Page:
|Knowing where everyone important to you is at any given moment no longer requires "eyes in the back of your head" the way it did for our parents. Thanks to apps like Apple's Find My Friends iOS app (and voluntary "I am here!" apps like Foursquare and Facebook's check-in service), stalking (with permission) your friends and loved ones has never been easier. Bloomberg is reporting that Facebook will launch such an app for iOS and presumably Android to offer the same abilities for your Facebook friends.
Of course, users of the alleged new Facebook app -- which is rumored to launch next month -- would have to opt-in to having their location tracked and broadcast to those who want to know. Facebook already provides Nearby and Places services that lets users know about businesses, services and events that are happening near their current location, so the new app could simply coordinate this information with voluntary check-ins and posts that have location information attached to them.
In 2011, Facebook bought GoWalla, a competitor to the reigning check-in type app, FourSquare. Initially it brought the technology into Facebook with its own implementation of check-in that added the ability to tag other Facebook friends as being at the same location -- a feature that sometimes has unintended side effects. For Facebook, further integration of these services will allow the now stockholder-driven company to increase its use of targeted advertising, as it will simultaneously collect great amounts of data on where people are and what they're doing in groups rather than through one individual at a time.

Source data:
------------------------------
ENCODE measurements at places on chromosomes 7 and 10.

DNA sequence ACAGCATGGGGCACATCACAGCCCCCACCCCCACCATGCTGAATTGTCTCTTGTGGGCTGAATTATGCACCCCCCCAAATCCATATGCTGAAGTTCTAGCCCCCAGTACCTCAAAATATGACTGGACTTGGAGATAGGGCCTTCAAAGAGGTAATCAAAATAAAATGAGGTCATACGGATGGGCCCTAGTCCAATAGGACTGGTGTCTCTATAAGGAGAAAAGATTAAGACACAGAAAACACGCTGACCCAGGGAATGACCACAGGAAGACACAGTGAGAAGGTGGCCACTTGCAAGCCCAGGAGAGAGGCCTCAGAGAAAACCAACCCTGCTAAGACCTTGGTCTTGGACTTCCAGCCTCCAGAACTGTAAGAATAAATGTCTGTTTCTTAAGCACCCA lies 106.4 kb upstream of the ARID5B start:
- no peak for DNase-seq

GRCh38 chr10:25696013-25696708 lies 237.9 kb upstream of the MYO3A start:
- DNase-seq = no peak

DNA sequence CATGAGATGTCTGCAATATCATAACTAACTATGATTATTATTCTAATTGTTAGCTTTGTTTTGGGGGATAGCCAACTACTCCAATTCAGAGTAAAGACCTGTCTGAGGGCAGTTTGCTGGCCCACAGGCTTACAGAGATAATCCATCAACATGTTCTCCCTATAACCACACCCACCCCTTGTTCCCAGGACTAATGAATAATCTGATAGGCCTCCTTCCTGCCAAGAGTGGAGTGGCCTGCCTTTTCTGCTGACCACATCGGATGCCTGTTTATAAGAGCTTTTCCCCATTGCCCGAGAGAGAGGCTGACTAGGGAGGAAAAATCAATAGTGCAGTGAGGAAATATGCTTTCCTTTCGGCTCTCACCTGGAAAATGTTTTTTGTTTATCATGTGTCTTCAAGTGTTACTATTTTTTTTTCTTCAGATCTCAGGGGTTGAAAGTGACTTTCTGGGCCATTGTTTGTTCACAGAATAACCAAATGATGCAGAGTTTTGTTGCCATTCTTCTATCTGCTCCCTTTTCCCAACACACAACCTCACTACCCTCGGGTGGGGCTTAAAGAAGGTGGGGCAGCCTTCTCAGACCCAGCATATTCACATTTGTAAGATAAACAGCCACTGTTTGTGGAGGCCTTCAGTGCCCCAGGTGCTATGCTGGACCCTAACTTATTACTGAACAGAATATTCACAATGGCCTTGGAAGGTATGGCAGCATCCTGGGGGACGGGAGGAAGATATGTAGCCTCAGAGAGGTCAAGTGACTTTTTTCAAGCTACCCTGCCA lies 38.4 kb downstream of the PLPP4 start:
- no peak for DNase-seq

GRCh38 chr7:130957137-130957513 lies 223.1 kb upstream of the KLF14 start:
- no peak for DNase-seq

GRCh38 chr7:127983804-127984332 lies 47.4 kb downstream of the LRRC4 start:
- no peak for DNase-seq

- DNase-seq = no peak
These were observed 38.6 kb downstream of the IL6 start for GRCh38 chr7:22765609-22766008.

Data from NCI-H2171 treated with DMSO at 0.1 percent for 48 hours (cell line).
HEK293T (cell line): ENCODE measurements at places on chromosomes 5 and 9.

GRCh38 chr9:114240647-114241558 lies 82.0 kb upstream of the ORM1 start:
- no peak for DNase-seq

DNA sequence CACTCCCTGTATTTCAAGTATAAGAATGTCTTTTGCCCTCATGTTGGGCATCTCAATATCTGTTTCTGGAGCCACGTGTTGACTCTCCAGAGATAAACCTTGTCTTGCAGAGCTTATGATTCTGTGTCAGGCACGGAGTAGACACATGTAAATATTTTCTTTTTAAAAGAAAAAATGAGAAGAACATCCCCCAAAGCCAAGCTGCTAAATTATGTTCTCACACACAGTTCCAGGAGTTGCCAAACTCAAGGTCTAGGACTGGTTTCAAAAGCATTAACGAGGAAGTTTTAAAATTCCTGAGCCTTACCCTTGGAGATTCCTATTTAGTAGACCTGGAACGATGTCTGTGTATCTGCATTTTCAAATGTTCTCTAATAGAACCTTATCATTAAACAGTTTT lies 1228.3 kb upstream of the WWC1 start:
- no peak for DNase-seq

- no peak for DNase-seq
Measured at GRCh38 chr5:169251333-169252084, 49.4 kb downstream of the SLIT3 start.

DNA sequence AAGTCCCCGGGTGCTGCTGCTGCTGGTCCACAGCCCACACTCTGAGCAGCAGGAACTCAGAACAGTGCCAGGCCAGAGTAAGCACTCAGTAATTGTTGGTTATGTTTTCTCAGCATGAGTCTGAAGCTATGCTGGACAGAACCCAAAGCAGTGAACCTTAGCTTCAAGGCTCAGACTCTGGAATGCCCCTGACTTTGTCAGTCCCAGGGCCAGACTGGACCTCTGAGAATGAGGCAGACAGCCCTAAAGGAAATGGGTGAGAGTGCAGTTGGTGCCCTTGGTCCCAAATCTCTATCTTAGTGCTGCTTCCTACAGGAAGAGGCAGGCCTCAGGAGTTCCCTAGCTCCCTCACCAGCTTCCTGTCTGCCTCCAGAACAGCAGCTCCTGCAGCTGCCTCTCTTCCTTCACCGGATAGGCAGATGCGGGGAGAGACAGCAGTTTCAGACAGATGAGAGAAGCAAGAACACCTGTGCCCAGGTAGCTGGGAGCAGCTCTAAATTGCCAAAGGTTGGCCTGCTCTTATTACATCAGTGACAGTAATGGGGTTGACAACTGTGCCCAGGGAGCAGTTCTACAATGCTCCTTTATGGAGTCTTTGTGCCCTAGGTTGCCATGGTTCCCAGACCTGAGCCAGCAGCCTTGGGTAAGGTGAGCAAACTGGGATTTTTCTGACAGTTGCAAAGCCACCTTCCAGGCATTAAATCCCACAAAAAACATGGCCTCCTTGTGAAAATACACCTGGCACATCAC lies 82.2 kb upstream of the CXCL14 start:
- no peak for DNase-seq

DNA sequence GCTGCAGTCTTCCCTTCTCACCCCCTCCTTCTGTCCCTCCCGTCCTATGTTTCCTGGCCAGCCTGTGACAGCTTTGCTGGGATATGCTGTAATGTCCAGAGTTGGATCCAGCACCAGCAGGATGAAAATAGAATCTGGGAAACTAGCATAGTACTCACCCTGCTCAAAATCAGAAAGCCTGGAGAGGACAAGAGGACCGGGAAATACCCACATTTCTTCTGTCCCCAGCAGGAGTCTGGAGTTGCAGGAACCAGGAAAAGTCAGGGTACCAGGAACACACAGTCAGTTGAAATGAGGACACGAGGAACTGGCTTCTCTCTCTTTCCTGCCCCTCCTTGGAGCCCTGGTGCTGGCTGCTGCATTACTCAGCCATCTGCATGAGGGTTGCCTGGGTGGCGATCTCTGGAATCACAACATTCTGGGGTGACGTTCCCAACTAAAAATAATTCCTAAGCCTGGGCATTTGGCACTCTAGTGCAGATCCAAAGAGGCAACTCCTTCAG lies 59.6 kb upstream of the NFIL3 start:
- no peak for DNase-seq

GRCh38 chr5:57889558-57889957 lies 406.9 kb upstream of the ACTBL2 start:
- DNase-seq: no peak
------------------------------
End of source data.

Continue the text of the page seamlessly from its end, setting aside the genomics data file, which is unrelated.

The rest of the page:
Currently over 157 million active Facebook users interact with the site through mobile devices exclusively. More users now use mobile devices to go on Facebook at least some of the time than desktop/notebook users, by roughly a 60-40 percent ratio. This means some 680 million people use the mobile versions of Facebook at least periodically. CEO Mark Zuckerberg has repeatedly emphasized that the company is focused not just on capitalizing on its mobile users, but in making such users a priority and that Facebook will spend 2013 learning to "get really good at building new mobile-first experiences."
Though Facebook may run afoul of privacy advocates with the scheme, as other "Find My Friend" type app competitors have, a bigger concern is how the company will approach using and sharing location data. Unlike most new applications that have to explicitly ask for permission to use location data, most Facebook users have already given the company that permission and may not understand that it applies equally to all Facebook iOS apps rather than just the site itself. Battery drain caused by constant tracking (which Apple's Find My Friends doesn't do) could also be a concern even among users comfortable with the concept.